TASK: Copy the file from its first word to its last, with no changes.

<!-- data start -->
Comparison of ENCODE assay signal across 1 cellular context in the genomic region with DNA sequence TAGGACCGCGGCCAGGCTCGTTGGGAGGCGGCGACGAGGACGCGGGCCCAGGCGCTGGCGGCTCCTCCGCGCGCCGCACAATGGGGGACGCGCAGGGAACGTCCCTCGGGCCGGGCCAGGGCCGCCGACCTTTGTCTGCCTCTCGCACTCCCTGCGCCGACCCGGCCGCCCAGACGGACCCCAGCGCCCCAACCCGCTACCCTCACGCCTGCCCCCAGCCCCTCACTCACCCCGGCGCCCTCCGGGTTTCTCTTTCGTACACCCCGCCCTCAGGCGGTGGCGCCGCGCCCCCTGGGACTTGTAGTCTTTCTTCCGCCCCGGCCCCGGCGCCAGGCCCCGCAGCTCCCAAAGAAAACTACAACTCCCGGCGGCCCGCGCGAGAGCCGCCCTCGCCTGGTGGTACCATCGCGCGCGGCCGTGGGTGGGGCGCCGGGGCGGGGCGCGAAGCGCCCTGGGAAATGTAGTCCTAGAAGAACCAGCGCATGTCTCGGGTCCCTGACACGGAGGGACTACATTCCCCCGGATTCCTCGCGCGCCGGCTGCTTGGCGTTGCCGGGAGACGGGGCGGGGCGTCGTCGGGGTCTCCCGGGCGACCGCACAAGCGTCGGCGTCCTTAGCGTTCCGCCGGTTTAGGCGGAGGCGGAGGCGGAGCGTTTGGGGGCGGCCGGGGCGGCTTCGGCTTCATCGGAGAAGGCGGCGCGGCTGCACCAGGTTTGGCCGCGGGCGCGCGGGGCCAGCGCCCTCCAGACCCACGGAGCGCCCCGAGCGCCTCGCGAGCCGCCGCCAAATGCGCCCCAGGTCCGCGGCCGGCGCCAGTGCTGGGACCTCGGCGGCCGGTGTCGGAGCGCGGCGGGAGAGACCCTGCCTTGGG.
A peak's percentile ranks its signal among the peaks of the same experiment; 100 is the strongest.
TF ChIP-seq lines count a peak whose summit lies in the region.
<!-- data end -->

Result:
Comparison of ENCODE assay signal across 1 cellular context in the genomic region with DNA sequence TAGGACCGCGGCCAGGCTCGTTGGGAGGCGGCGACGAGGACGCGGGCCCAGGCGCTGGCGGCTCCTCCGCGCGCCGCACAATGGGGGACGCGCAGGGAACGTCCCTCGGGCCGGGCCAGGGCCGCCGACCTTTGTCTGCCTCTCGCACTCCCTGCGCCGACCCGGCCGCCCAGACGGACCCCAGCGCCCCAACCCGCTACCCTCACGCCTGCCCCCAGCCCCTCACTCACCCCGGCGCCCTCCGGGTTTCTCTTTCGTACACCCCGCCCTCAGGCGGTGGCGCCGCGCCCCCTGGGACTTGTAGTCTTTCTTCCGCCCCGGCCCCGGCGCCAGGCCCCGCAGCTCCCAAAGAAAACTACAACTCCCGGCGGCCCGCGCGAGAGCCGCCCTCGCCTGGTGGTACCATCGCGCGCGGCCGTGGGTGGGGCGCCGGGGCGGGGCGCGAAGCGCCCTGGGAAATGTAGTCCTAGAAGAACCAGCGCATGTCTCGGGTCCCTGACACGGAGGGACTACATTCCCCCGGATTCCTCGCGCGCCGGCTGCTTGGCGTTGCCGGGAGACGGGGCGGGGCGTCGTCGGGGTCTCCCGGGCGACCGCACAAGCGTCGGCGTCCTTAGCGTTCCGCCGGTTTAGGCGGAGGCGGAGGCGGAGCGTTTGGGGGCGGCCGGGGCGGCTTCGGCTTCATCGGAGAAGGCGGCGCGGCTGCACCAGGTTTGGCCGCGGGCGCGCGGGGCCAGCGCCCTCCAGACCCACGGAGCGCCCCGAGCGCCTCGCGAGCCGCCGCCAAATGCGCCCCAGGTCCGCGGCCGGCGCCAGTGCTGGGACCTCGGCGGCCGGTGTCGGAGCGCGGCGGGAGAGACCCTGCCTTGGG.
A peak's percentile ranks its signal among the peaks of the same experiment; 100 is the strongest.
TF ChIP-seq lines count a peak whose summit lies in the region.